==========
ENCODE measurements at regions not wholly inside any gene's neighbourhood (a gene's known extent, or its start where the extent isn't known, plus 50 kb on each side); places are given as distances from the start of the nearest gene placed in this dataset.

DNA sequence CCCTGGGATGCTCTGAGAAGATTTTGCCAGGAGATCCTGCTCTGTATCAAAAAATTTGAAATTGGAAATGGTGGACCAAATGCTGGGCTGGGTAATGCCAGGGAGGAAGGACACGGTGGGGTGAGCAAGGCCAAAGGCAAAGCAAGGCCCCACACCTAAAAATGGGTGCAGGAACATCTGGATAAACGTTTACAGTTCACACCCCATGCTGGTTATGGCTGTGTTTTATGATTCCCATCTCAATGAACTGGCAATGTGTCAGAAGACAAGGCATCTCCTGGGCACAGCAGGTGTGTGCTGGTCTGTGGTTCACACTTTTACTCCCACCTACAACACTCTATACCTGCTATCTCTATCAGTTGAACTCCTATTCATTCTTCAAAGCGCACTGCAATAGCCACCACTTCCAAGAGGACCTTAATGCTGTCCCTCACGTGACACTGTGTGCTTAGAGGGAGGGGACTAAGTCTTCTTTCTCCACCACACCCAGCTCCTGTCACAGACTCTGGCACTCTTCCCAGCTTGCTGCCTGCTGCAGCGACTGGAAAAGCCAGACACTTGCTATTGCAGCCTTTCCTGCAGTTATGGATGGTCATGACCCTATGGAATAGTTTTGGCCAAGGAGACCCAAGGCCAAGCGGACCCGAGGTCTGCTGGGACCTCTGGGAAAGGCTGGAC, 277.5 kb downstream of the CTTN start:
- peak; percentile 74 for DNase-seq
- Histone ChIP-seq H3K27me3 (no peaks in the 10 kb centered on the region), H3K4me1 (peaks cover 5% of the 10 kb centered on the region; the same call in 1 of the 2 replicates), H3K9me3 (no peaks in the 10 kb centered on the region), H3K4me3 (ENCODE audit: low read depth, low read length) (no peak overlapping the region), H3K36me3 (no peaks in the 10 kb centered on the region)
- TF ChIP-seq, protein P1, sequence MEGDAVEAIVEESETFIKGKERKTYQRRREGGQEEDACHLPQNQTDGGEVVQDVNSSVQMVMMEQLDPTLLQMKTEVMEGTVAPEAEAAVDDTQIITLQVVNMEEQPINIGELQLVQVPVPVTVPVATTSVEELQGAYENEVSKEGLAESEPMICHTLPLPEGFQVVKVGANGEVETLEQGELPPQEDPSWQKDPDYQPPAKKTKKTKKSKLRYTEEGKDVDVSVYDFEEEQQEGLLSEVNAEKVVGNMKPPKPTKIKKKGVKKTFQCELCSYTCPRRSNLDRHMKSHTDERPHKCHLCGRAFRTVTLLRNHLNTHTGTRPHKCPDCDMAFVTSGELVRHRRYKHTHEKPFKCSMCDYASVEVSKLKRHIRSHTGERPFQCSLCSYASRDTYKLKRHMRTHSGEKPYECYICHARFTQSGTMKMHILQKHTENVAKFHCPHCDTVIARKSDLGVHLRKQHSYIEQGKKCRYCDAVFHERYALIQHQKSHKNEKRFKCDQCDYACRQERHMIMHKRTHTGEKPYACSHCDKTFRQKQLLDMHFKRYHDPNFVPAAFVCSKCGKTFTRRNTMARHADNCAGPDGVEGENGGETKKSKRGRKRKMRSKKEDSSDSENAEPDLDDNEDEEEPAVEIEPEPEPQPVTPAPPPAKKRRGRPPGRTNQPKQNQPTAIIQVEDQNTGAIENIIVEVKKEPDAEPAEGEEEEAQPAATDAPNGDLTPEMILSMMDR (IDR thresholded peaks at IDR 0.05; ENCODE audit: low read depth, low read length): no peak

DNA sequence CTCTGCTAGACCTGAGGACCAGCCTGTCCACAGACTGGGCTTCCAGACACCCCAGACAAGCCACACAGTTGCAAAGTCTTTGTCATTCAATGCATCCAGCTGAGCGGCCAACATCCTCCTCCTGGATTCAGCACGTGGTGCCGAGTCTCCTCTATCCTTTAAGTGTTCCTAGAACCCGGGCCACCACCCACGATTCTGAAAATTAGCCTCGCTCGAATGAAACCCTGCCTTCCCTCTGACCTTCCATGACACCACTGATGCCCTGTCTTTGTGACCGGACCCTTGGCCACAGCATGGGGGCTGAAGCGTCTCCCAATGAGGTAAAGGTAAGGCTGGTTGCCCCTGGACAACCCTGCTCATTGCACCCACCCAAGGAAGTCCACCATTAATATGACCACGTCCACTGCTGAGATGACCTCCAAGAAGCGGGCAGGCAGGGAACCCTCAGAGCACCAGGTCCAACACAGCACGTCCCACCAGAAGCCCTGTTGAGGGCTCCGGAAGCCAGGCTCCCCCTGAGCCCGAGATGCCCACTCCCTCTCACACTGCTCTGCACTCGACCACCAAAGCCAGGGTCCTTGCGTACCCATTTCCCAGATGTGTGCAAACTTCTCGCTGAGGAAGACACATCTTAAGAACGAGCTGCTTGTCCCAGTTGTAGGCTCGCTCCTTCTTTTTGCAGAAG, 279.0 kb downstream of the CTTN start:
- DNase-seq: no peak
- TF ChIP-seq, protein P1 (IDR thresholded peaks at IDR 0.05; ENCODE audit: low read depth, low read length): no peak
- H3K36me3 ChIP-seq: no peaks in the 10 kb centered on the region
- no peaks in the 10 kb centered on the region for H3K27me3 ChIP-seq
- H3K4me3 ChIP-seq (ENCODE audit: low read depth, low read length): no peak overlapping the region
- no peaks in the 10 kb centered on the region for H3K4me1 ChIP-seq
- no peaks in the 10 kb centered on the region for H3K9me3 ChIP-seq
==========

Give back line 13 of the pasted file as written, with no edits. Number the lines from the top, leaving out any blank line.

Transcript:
- no peaks in the 10 kb centered on the region for H3K9me3 ChIP-seq